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Mershon Center for International Security Studies

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Conference
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The Future of the All Volunteer Force and Democracy in America
Thursday, March 29, 2018, 08:30am - 05:00pm
Mershon Center for International Security Studies
1501 Neil Avenue, Room 120
Columbus, Ohio 43201

 

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Conference Schedule

8:30–9:45 a.m.: Welcome and The AVF: Its history, status, and prospects

Retired Maj. Gen. Dennis Laich, Ohio Dominican University

Beth Bailey, University of Kansas

  • Why did we adopt the AVF? Are those reasons still relevant today?
  • How is it faring across key measures? Effectiveness and Efficiency
  • What problems does it face it terms of sustainability?
    • long-term economic consequences
    • medium to long-term ability to deploy forces


9:50–10:30 a.m.: National Defense and/or Imperial

Andrew Bacevich, Boston University

  • What are the implications for both what leaders can commit the country to and what the country can achieve?
  • Does it lead to alignment between presidential decisions to act and capability to act or to misalignment?

 

10:40 a.m.–12:15 p.m.: The AVF and Civilian – Military Differences
What are common military perceptions and attitudes about civilian life, government leaders, and the state of affairs in the country (e.g. trust in institutions)?

Retired Lt. Col. Michael Young, U.S. Air Force Technical Applications Center, Patrick Air Force Base

  • The Casualty Gap and fairness

Francis X. Shen, University of Minnesota

  • What are common civilian perceptions of the military, government leaders, and the state of affairs in the country (e.g. trust in institutions)?

Christopher Gelpi, The Ohio State University

  • How does the AVF affect the health of democracy?
  • Are the differences in beliefs, experiences, and national service detrimental to democracy?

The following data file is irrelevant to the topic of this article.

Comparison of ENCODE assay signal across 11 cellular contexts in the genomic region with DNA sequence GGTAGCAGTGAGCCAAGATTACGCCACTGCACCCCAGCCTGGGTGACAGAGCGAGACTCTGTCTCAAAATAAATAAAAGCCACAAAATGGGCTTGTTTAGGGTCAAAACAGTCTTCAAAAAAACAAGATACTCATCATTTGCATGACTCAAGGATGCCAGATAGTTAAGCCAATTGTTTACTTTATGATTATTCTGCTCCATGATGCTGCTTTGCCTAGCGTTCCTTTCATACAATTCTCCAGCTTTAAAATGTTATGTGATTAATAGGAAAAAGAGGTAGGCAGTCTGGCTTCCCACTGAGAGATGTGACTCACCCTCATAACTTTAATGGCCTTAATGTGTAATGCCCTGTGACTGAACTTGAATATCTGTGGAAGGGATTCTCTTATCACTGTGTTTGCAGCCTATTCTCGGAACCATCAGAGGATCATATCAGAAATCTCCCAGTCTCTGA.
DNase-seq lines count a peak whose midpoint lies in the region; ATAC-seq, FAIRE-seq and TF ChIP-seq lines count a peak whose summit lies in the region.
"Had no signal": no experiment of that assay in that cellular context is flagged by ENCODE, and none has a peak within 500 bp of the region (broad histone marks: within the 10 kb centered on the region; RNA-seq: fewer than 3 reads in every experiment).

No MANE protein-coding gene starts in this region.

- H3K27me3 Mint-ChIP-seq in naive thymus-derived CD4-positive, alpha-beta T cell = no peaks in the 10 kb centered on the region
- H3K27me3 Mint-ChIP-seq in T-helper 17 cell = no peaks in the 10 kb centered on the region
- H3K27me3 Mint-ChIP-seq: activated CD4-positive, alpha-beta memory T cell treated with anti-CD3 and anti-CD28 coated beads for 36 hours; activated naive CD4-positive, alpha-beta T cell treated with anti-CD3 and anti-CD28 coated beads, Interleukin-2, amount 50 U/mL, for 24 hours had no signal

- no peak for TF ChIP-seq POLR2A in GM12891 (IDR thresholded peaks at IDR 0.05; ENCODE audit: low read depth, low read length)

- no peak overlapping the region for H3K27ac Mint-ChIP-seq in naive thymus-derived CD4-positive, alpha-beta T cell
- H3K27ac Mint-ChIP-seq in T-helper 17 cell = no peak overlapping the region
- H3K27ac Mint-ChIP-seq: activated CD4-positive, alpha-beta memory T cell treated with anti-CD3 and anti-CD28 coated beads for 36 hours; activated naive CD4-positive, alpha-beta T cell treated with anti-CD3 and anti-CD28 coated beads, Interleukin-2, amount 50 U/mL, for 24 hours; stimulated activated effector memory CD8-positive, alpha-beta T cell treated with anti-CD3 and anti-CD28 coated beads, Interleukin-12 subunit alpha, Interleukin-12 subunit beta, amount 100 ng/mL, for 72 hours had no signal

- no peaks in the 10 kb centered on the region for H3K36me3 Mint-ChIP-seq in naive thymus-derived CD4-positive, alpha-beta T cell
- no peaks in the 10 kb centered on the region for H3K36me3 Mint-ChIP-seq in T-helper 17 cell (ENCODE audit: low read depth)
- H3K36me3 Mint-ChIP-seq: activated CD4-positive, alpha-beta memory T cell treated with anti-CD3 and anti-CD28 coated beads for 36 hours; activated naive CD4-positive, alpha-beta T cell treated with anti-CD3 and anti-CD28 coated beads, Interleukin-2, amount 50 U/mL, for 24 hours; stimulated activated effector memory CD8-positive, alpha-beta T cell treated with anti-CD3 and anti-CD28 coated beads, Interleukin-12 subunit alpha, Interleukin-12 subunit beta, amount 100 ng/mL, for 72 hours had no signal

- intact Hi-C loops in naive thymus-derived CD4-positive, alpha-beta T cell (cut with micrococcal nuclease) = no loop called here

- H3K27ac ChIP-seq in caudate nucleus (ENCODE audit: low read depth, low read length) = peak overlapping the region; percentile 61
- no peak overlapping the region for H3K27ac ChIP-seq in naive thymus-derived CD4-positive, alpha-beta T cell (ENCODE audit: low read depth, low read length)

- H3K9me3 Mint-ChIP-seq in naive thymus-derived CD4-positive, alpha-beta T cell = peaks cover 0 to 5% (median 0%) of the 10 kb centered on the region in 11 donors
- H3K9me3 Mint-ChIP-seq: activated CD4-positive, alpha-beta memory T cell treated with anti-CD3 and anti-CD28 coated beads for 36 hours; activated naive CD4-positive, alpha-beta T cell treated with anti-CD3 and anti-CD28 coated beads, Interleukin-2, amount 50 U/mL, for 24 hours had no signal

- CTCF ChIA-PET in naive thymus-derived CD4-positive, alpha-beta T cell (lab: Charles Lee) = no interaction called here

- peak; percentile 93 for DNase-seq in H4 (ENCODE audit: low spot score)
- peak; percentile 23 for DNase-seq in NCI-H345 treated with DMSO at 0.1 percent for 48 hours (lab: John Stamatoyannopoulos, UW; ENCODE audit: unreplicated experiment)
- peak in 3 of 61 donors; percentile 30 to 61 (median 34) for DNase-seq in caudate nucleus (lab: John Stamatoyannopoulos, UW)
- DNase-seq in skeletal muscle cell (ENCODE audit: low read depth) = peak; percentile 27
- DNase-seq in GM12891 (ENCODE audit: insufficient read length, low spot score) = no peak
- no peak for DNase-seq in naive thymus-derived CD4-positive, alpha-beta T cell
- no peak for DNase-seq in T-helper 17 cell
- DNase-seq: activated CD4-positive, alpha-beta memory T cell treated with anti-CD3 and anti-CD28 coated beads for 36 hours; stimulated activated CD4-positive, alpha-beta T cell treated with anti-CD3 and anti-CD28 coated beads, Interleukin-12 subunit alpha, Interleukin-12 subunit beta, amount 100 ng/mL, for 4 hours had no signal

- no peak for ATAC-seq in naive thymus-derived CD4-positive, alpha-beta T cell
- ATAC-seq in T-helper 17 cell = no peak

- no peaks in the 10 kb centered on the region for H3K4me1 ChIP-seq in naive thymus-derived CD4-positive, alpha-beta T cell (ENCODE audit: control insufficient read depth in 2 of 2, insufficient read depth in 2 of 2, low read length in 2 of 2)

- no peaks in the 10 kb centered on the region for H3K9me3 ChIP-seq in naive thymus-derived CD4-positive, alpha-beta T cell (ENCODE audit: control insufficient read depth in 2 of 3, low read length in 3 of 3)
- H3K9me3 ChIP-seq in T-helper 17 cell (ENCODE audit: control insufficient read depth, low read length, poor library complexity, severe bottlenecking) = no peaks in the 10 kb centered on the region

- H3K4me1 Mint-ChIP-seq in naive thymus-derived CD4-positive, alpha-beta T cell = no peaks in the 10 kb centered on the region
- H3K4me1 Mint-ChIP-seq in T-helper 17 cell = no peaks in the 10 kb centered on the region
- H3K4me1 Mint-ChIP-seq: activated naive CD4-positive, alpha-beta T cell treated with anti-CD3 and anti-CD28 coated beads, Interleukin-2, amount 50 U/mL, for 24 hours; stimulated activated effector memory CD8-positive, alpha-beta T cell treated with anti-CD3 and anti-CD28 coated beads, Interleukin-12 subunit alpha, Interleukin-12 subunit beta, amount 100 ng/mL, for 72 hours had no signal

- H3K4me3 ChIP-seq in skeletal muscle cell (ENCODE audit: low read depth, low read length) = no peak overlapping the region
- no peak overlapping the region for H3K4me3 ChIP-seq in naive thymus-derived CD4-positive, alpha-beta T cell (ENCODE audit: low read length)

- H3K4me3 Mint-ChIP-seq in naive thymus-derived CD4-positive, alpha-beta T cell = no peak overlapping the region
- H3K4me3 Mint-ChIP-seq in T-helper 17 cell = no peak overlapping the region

Michael Neblo, The Ohio State University

  • What should the expectations of public responsibly be in a well-functioning democracy?
  • What sort of obligations and shared sacrifice should be expected in the American democracy?
  • What role should the military play in the training, socialization, and mobilization of young people in the country?

 

12:30–1:45 p.m.: Lunch and Keynote Address

Former Deputy Secretary of Defense Robert Work, Center for New American Security

 

1:45–3:15 p.m.: Student Working Groups

  • How should the United States raise its military force in the future? What options are available and what would they look like?
  • How could the AVF be modified or recruitment changed? 
  • How could we ramp up the Selective Service System?
  • How might a draft work? 
  • How might a combination of the AVF and private contractors work?

 

3:30–5 p.m.: What are the military and economic implications of various options for raising the U.S. military?

Retired Col. Larry Wilkerson, College of William & Mary

Lawrence J. Korb, Center for American Progress

Third to be Determined

  • What are the foreign policy implications of various options for raising the U.S. military?
  • What are the moral implications and likely affects on democracy of the various options for raising the U.S. military?
  • What are the domestic political prospects of the various options for raising the U.S. military?
  • What steps should be taken to move the country toward a future military force that is able to effectively carry-out the missions the national government assigns to it and is sustainable and fair?

 

 

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